BACKGROUND: Several studies have confirmed that laparoscopic colorectal surgery results in improved early post-operative outcomes. Nevertheless, conventional laparoscopic approach and instruments have several limitations. Robotic approach could potentially address of many of these limitations.
OBJECTIVES: This review aims to present a summary of the current evidence on the role of robotic colorectal surgery.
METHODS: A comprehensive search of electronic databases (Pubmed, Science Direct and Google scholar) using the key words "rectal surgery", "laparoscopic", "colonic" and "robotic." Evidence from these data was critically analysed and summarised to produce this article.
RESULTS: Robotic colorectal surgery is both safe and feasible. However, it has no clear advantages over standard laparoscopic colorectal surgery in terms of early postoperative outcomes or complications profile. It has shorter learning curve but increased operative time and cost. It could offer potential advantage in resection of rectal cancer as it has a lower conversion rates even in obese individuals, distal rectal tumours and patients who had preoperative chemoradiotherpy. There is also a trend towards better outcome in anastomotic leak rates, circumferential margin positivity and perseveration of autonomic function, but there was no clear statistical significance to support this from the currently available data.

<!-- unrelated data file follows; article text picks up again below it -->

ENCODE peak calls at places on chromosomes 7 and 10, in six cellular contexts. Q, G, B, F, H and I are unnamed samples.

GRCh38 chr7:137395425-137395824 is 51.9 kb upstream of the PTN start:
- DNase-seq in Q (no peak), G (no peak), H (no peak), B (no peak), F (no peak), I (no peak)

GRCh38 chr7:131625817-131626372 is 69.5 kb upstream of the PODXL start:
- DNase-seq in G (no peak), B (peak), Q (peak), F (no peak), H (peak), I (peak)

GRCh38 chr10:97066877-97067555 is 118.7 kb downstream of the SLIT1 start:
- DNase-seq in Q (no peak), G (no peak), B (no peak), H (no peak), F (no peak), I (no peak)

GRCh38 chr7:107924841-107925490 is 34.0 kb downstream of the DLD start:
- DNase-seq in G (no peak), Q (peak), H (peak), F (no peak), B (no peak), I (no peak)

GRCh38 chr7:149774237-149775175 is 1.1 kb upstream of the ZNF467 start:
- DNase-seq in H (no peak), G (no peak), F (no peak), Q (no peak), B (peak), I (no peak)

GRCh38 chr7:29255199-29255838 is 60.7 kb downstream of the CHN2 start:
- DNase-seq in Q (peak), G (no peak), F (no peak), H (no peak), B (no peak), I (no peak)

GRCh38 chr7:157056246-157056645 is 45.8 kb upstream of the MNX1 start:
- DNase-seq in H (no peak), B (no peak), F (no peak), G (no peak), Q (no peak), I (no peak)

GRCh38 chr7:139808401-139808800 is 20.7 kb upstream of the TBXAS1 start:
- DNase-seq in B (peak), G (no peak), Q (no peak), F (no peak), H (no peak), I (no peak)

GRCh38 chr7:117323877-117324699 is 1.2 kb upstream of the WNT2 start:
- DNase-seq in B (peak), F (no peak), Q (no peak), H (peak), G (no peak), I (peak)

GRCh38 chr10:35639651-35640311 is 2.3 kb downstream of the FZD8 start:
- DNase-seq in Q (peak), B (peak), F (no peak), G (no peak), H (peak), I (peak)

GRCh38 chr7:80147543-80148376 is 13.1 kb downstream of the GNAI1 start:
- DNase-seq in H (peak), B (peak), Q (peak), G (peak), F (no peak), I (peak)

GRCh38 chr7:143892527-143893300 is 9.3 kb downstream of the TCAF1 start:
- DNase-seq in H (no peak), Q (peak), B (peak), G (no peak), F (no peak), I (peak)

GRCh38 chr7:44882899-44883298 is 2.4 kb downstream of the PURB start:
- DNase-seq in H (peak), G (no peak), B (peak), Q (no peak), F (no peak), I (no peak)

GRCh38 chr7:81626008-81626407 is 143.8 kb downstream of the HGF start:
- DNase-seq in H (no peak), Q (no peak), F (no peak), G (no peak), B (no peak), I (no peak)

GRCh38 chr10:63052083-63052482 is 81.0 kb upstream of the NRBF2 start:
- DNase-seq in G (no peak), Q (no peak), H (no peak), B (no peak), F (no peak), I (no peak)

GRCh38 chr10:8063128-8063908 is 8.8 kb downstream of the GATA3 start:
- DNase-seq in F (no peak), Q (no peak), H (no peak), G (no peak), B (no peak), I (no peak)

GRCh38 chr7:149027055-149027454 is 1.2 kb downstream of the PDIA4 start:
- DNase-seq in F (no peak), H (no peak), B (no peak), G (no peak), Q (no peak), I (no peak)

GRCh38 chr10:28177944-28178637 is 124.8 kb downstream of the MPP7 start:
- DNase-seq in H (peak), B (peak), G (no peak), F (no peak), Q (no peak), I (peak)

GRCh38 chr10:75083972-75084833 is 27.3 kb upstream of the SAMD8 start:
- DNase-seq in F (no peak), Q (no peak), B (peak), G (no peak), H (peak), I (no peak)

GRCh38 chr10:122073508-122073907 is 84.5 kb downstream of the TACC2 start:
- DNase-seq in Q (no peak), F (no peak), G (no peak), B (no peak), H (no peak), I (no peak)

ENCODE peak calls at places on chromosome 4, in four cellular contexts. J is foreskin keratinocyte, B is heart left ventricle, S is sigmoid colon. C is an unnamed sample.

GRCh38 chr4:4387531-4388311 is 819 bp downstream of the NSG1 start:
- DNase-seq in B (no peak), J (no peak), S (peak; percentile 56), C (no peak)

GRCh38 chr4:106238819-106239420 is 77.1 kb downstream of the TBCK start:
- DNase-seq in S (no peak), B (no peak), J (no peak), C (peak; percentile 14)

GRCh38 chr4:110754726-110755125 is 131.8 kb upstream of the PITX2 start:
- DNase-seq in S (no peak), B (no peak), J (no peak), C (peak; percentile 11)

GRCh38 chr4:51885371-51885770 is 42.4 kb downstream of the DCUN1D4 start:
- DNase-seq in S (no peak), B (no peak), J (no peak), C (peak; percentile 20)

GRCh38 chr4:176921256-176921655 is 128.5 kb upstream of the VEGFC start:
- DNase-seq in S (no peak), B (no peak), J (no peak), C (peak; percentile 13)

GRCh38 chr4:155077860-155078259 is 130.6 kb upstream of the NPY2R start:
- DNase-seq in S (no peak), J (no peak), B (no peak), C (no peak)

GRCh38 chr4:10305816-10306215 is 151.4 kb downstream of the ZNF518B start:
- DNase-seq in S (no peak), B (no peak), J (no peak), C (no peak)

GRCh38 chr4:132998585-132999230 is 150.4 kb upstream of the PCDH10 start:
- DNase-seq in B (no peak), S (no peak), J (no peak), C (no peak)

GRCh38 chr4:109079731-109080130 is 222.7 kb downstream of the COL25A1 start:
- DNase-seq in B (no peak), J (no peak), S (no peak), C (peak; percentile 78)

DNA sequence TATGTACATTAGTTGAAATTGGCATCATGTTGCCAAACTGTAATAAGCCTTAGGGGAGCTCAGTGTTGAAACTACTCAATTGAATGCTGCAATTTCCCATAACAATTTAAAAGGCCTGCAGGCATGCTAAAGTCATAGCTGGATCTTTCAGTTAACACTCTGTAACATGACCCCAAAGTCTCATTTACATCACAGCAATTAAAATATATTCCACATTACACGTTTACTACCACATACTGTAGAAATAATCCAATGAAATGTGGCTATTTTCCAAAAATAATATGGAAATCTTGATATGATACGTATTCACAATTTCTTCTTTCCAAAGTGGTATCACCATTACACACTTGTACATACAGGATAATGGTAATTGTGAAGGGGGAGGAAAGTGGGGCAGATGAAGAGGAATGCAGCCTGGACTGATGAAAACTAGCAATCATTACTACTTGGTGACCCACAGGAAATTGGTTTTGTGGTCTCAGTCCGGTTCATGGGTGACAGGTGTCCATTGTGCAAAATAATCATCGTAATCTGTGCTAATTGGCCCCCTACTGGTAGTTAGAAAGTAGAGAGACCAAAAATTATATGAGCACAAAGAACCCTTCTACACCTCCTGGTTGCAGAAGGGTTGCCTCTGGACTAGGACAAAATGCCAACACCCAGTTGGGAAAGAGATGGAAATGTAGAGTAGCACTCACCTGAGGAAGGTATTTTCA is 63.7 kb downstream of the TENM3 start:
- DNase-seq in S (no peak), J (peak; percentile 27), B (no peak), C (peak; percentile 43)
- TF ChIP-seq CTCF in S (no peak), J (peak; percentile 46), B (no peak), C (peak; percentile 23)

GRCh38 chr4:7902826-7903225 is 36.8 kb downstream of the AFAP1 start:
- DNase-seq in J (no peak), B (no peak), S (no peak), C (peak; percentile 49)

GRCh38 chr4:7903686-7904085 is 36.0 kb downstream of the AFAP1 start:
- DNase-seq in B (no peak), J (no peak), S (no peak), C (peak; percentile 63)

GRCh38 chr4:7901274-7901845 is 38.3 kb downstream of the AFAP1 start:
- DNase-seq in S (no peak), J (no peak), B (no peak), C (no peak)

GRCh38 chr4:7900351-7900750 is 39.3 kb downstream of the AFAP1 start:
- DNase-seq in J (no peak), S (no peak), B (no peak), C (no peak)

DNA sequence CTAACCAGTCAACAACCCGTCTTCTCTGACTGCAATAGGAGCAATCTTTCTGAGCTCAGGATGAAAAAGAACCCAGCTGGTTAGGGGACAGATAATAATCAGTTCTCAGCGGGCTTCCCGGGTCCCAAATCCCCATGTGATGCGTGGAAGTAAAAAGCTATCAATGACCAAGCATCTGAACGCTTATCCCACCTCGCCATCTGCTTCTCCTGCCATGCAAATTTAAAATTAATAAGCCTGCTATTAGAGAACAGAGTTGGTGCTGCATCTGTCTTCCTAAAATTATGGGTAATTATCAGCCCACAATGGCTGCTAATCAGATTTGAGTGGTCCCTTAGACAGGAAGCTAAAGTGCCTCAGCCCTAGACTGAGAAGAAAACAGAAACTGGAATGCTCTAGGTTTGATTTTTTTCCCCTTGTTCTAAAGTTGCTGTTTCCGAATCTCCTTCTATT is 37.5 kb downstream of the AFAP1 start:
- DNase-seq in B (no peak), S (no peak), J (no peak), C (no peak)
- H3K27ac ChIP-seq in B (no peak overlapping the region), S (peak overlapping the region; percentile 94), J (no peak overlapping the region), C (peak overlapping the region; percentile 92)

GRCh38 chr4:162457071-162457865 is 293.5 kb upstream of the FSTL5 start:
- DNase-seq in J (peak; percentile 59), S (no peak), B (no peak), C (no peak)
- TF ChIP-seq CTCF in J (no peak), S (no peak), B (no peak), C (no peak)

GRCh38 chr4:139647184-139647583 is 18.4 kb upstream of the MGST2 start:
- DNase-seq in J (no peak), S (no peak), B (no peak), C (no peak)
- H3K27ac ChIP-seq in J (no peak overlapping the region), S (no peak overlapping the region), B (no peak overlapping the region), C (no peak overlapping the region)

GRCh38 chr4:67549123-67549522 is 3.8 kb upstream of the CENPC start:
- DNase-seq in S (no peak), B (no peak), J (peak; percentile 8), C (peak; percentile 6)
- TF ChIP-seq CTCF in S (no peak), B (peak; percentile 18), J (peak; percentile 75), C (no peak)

CONCLUSION: The use of robotic approach seems to be capable of addressing most of the shortcomings of the standard laparoscopic surgery. The technique has proved its safety profile in both colonic and rectal surgery. However, the cost involved may restrict its use to patients with challenging rectal cancer and in specialist centres.
- Clinical Trials as Topic
- Colorectal Surgery
- Learning Curve
- Organ Sparing Treatments
- Treatment Outcome
- Journal Article